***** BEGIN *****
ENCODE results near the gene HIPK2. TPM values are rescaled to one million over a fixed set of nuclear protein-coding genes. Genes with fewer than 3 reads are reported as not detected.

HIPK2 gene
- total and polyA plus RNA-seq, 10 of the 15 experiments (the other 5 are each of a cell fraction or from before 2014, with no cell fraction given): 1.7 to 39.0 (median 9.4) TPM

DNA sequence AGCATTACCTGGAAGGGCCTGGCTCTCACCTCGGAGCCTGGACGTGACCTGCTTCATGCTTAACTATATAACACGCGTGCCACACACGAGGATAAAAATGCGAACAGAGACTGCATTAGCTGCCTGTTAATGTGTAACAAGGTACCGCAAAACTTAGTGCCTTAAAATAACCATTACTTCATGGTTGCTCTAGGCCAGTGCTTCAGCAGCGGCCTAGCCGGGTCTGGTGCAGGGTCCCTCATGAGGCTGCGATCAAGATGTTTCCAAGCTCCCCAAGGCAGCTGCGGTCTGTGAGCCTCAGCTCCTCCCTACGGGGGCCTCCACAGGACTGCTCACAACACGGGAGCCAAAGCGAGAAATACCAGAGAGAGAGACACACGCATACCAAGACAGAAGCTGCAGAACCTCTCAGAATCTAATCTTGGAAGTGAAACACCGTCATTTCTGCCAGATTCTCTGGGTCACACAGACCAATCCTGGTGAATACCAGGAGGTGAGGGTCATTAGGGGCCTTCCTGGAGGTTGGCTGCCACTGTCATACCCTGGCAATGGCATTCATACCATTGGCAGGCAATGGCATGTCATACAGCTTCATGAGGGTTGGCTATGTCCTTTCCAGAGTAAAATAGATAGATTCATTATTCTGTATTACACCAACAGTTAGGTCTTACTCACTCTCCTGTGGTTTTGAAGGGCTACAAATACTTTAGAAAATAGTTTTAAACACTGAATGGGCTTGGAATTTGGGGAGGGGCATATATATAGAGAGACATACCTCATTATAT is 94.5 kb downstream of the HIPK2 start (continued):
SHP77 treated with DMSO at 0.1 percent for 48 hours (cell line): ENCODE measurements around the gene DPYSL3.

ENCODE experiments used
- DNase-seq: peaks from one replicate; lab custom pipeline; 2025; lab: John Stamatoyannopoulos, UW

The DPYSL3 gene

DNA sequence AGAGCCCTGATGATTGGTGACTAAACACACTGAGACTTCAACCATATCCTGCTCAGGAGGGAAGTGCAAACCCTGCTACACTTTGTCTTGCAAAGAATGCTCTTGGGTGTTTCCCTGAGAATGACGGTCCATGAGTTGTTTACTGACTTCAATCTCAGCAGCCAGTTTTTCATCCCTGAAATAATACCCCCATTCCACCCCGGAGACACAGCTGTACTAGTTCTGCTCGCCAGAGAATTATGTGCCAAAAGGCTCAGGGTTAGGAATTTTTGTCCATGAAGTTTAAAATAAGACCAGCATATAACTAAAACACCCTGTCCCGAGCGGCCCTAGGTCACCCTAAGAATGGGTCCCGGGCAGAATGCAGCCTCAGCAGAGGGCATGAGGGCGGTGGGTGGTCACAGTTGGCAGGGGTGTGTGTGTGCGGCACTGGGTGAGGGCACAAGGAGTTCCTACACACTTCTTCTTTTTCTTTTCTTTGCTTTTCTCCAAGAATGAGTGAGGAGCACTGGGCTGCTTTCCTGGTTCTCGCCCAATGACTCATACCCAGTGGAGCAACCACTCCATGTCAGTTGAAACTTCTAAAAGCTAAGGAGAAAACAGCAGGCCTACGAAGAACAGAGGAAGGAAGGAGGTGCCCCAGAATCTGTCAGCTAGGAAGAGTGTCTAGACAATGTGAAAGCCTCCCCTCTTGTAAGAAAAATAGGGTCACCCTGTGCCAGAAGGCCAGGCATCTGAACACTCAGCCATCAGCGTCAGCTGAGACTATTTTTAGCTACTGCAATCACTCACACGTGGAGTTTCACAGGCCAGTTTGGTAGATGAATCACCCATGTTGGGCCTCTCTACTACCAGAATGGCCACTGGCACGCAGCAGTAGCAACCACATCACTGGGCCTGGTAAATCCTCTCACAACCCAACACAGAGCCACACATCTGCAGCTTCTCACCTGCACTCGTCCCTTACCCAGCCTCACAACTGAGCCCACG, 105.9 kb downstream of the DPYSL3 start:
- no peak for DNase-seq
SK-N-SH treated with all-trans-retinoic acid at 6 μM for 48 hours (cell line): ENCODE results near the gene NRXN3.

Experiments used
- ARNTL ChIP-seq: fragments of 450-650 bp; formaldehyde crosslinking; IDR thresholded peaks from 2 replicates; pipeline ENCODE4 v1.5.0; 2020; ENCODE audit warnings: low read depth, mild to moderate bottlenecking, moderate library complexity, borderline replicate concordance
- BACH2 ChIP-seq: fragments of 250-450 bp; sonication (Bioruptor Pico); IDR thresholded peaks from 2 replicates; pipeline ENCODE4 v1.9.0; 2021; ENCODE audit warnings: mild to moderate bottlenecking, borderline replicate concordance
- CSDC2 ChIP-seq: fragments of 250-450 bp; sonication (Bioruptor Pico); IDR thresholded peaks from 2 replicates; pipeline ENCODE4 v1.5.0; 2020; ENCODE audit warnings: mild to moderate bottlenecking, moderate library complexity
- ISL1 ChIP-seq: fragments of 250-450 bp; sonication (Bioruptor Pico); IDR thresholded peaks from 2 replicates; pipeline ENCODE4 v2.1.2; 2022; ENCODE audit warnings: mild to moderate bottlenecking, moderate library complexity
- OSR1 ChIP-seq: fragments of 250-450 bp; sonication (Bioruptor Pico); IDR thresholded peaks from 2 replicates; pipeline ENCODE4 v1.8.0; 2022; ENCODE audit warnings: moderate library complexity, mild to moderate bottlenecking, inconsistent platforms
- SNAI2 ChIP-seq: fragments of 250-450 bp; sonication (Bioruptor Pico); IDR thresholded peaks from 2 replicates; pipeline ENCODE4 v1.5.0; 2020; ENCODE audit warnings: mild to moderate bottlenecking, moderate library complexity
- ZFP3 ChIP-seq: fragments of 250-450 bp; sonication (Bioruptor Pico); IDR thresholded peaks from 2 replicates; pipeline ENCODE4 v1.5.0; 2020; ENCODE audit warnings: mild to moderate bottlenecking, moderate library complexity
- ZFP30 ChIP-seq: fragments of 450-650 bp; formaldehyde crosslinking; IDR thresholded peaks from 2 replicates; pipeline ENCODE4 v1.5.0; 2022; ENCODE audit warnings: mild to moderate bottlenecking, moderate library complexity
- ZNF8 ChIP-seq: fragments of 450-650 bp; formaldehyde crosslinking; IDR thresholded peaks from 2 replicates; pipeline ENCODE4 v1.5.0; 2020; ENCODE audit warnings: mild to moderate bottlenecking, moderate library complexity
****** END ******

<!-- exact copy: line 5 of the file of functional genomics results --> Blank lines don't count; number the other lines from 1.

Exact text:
SHP77 treated with DMSO at 0.1 percent for 48 hours (cell line): ENCODE measurements around the gene DPYSL3.